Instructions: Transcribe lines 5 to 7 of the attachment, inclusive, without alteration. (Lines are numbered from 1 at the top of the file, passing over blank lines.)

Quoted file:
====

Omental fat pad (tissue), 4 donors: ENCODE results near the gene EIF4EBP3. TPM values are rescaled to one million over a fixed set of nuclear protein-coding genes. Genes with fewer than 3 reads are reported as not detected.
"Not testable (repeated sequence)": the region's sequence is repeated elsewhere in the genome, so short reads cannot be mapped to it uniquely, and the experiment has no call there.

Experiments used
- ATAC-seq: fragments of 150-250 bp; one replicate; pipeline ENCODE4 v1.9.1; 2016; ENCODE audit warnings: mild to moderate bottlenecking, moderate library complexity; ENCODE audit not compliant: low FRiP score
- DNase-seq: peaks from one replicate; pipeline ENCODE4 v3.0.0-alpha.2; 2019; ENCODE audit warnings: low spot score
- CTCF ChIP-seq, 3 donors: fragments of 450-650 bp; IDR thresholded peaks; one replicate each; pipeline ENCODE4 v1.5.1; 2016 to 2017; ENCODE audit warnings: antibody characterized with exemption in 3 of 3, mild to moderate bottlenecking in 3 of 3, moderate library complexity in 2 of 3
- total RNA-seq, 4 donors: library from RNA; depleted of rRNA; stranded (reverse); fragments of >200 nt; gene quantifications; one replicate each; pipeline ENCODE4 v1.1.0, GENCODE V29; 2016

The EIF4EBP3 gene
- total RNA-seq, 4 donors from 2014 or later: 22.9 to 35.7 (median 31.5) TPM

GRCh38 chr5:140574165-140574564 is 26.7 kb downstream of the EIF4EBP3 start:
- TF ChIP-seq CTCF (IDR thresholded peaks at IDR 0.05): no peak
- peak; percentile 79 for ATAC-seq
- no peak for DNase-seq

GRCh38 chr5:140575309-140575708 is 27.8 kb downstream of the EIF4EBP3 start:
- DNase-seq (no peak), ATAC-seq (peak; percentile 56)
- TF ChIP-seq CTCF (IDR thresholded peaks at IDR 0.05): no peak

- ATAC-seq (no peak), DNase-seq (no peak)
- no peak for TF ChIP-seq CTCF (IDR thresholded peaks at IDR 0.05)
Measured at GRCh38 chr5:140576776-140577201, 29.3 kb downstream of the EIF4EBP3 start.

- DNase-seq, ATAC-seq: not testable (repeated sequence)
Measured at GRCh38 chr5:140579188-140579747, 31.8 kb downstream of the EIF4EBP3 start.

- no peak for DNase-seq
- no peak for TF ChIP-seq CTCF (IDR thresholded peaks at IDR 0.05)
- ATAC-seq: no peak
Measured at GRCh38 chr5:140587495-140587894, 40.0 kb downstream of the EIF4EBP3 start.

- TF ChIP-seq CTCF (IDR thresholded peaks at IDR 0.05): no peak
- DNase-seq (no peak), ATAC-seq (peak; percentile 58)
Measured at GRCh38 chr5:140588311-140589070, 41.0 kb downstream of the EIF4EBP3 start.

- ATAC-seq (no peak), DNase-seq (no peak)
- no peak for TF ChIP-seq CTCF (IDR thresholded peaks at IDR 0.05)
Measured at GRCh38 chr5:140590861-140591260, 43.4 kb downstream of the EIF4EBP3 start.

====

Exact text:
- DNase-seq: peaks from one replicate; pipeline ENCODE4 v3.0.0-alpha.2; 2019; ENCODE audit warnings: low spot score
- CTCF ChIP-seq, 3 donors: fragments of 450-650 bp; IDR thresholded peaks; one replicate each; pipeline ENCODE4 v1.5.1; 2016 to 2017; ENCODE audit warnings: antibody characterized with exemption in 3 of 3, mild to moderate bottlenecking in 3 of 3, moderate library complexity in 2 of 3
- total RNA-seq, 4 donors: library from RNA; depleted of rRNA; stranded (reverse); fragments of >200 nt; gene quantifications; one replicate each; pipeline ENCODE4 v1.1.0, GENCODE V29; 2016